Silencio, the latest opening on the Parisian club scene, was a legend before even existing. Unveiled last month on the historical rue Montmartre, the club borrows its name from the iconic venue dear to many a heart thanks to director David Lynch’s film Mulholland Drive.
In the 2001 picture, the theater plays a central role within the mysterious and decadent plot, making Silencio an
unforgettable name that is immediately linked to an aesthetic of modern opulence.

However, Silencio, the flesh and bones one, is more than what its history suggests; and even though its fame precedes it, it looks like it’s setting its own rules of entertaining and steering clear of everything that is preconceived.

Housed in a 2,100-square foot space formerly home to two of the most influential leftist French newspapers, it offers “a unique club experience.” There are several small, intimate rooms, each uniquely decorated: a cinema, a library, a smoking room, a
restaurant and a bar.

In an attempt to look away from film, David Lynch first approached painting and drawing; and a two-year work in progress brought him to Silencio, which he curated in every detail with the help of designer Raphael Navot, architects ENIA and lighting genius Thierry Dreyfus. Asked to curate the space by its owners, Arnaud Frisch, Emmanuel Barron and Anthony Caton, the director used a thorough approach: everything had to be bespoke and made according to his careful planning, from the textiles to the furniture and from the lighting to the fittings and coverings.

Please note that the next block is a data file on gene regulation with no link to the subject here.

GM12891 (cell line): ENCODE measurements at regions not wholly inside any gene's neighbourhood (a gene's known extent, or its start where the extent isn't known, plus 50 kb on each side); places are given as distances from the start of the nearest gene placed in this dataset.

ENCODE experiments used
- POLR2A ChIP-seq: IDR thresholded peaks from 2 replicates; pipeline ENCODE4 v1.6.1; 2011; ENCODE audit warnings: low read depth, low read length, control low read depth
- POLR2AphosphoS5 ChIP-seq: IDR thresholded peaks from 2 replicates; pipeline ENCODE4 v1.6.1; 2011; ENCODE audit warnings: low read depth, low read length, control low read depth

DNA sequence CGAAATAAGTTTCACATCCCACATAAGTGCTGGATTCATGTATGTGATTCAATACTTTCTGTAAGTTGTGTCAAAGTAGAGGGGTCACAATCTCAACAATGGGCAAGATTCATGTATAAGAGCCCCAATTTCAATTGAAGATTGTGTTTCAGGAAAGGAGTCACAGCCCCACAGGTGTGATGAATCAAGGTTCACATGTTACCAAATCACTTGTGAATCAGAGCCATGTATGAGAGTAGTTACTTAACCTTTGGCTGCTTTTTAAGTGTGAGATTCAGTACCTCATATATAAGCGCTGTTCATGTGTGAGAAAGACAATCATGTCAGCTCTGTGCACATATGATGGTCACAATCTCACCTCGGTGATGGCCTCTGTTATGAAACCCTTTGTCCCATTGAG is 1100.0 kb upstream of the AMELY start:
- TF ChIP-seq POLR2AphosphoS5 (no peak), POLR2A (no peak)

Lynch himself designed some pieces such as the wire chair, manufactured by Domeau & Peres, while his unique cinema seats (designed to follow a rigorous ergonomic study to allow a liberated seating experience) were crafted by Quinette. Inspired in its concept by seventeenth century salons and literary circles, the members club (although anyone can enter after midnight) is a space to be experienced, and the experience is bound to be a highly sensorial and emotional one. The main colours are gold and black, and the golden features, courtesy of Atelier Gohard, are brought to life thanks to the incredible lights. The space is opulent and decadent, but it has a romantic feel and a multi-dimensional, multi-sensorial atmosphere.

Silencio is also going to take center-stage in the art and design worlds. Four times a year, the club plans to ask an artist to play host for a week, deciding every detail of the programming from music to events and from bar menu to live performances. Each artist will also produce a work of art, to celebrate this Carte Blanche program. The inaugural Carte Blanche, of course, was curated by its creator, who has planned concerts by Likke Li and Au Revoir Simone, movies such as Sunset Boulevard and Kubrick’s Lolita and a library selection spanning from Dostoevsky to Kafka.

TEXT BY Rosa Maria Bertoli PHOTOGRAPHY BY Alexandre Guirkinger